Productions Grand-daughter,!! Thank You, for the Principle, ? Fritz Thanks also. Mick.


So I did another drawer and didn’t spray it down. I hated the way the bottom splintered in my first attempt.

I believe this photo is loading upside down but you can see this one is much much better.

And yes yes I know, ideally type would be housed in said typeset drawer but I have no type, sans the few pieces that came still stuck in these drawers. Obviously the antique shop that I bought this from didn’t even attempt to clean it or do anything with it except sell it. So I guarantee it’s in way better hands with me, even if I put essential oil bottles in it instead of type :-)

It’s definitely lined with paper, but it’s scrubbing out a lot easier than I expected. I’ve gotten two finished, not counting the first attempt where the bottom splintered.

Thank you for your help!

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P.G.D. Looking Good, whilst You are cleaning the whole *shooting match* Cases & Cabinet perhaps check for >woodworm< all over,? Your Hardstand/Floor/Deck appears to be Wood, very inviting for the above mentioned.!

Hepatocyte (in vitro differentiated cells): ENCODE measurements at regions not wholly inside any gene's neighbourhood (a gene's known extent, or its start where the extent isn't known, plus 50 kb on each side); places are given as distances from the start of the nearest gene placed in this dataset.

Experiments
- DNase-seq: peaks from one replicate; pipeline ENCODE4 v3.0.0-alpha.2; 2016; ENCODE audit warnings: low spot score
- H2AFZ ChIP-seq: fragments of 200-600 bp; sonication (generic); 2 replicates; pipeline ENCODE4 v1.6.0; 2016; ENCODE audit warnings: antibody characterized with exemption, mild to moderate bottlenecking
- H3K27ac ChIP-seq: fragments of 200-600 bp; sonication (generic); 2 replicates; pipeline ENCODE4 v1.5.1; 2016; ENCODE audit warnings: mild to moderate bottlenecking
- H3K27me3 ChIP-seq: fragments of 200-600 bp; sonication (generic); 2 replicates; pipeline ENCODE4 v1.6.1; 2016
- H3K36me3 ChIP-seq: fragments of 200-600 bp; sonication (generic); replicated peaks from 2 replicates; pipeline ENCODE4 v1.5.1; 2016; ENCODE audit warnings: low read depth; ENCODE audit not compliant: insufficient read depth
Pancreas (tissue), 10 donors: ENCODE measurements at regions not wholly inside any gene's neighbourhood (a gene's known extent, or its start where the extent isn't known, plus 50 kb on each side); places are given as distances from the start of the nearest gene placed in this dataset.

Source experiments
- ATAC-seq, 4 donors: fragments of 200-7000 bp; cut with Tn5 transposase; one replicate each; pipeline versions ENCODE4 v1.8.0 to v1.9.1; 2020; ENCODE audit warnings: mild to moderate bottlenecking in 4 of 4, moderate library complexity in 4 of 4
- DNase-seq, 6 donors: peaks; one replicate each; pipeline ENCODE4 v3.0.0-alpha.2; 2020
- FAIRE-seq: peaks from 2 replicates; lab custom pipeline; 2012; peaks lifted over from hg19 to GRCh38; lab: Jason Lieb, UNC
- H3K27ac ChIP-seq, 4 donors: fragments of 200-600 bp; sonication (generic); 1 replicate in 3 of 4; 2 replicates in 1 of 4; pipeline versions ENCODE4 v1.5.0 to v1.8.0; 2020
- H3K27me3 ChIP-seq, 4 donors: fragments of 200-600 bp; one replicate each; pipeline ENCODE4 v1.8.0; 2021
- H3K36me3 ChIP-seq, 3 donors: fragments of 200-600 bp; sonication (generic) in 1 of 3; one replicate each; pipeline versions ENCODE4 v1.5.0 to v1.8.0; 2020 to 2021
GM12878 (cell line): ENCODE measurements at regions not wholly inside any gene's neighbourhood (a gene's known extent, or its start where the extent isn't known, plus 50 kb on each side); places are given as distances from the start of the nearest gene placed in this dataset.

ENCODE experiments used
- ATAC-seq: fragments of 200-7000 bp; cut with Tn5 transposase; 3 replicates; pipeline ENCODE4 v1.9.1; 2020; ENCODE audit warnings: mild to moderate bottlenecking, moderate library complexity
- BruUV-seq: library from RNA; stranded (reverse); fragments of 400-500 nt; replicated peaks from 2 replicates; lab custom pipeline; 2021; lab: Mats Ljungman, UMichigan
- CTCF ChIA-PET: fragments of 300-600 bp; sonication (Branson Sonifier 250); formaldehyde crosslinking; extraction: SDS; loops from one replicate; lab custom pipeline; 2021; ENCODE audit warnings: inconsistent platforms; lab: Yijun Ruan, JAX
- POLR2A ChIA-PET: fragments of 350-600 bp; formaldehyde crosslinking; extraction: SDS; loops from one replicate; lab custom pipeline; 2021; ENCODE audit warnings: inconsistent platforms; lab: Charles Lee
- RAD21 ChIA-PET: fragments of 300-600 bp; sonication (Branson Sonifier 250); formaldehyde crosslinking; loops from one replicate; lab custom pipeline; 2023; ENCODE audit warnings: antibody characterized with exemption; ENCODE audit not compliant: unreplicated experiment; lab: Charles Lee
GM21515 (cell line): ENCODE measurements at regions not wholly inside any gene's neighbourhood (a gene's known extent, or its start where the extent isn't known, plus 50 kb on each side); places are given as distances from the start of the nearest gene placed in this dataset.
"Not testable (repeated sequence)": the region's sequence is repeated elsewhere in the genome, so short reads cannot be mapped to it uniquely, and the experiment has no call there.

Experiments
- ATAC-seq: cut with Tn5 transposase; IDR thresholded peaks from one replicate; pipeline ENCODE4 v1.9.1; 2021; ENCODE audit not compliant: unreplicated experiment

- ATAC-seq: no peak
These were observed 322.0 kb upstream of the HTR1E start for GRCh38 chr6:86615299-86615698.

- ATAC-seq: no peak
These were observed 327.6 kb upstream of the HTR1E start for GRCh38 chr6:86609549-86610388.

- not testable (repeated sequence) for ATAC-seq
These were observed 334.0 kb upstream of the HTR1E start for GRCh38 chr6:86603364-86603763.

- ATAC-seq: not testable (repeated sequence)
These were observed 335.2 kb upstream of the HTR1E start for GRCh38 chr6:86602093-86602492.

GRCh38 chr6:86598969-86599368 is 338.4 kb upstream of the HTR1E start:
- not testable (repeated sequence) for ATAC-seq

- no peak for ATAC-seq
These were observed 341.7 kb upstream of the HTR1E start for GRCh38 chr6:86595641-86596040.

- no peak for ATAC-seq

Whilst You have the option to turn the Cabinet every which way, maybe take a close look at all 4 Feet, especially bottom left to view, (dry rot maybe), remedy possibly, take all 4 feet back to good timber, to achieve common height.

We actually, and occasionally, have made and fitted, >FEET< from hardwood, to increase the load bearing capacity, mainly for Racks with a full compliment of cases, filled with 30/40/50, Lbs./Pounds, - by weight, of Type, EACH.?

Irrelevant in this case, but 4 Hardwood Feet 1” bigger, (or thereabouts) than the vertical timbers, chamfered off (as in skirting board).
For an indoor setting, rather than a workshop setting, can look pleasing.

One more,? during the reassembly, for whatever eventual purpose, generous application of *Beeswax*, or *Candle Grease* where the cases Run on the side frame Rails. !!!

Good Luck. Mick

Thanks Mick!! I have an orange oil/beeswax combo stuff I’m using to condition the wood so that’s perfect!